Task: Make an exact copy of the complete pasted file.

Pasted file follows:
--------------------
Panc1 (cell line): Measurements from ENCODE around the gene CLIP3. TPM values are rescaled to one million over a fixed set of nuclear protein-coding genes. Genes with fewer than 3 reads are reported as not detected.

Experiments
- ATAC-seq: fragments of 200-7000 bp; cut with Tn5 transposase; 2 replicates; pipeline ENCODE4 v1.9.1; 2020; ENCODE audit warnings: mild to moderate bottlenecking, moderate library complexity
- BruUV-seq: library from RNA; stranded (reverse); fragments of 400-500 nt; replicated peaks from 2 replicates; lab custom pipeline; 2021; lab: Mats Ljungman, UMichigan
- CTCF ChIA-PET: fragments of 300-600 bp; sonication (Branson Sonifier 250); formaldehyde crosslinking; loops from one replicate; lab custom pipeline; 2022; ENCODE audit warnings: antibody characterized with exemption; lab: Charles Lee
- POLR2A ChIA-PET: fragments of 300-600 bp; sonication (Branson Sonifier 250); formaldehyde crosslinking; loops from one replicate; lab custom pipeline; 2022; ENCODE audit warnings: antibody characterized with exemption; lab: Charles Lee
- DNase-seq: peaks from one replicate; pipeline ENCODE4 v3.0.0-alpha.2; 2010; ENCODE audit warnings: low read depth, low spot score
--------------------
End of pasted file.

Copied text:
Panc1 (cell line): Measurements from ENCODE around the gene CLIP3. TPM values are rescaled to one million over a fixed set of nuclear protein-coding genes. Genes with fewer than 3 reads are reported as not detected.

Experiments
- ATAC-seq: fragments of 200-7000 bp; cut with Tn5 transposase; 2 replicates; pipeline ENCODE4 v1.9.1; 2020; ENCODE audit warnings: mild to moderate bottlenecking, moderate library complexity
- BruUV-seq: library from RNA; stranded (reverse); fragments of 400-500 nt; replicated peaks from 2 replicates; lab custom pipeline; 2021; lab: Mats Ljungman, UMichigan
- CTCF ChIA-PET: fragments of 300-600 bp; sonication (Branson Sonifier 250); formaldehyde crosslinking; loops from one replicate; lab custom pipeline; 2022; ENCODE audit warnings: antibody characterized with exemption; lab: Charles Lee
- POLR2A ChIA-PET: fragments of 300-600 bp; sonication (Branson Sonifier 250); formaldehyde crosslinking; loops from one replicate; lab custom pipeline; 2022; ENCODE audit warnings: antibody characterized with exemption; lab: Charles Lee
- DNase-seq: peaks from one replicate; pipeline ENCODE4 v3.0.0-alpha.2; 2010; ENCODE audit warnings: low read depth, low spot score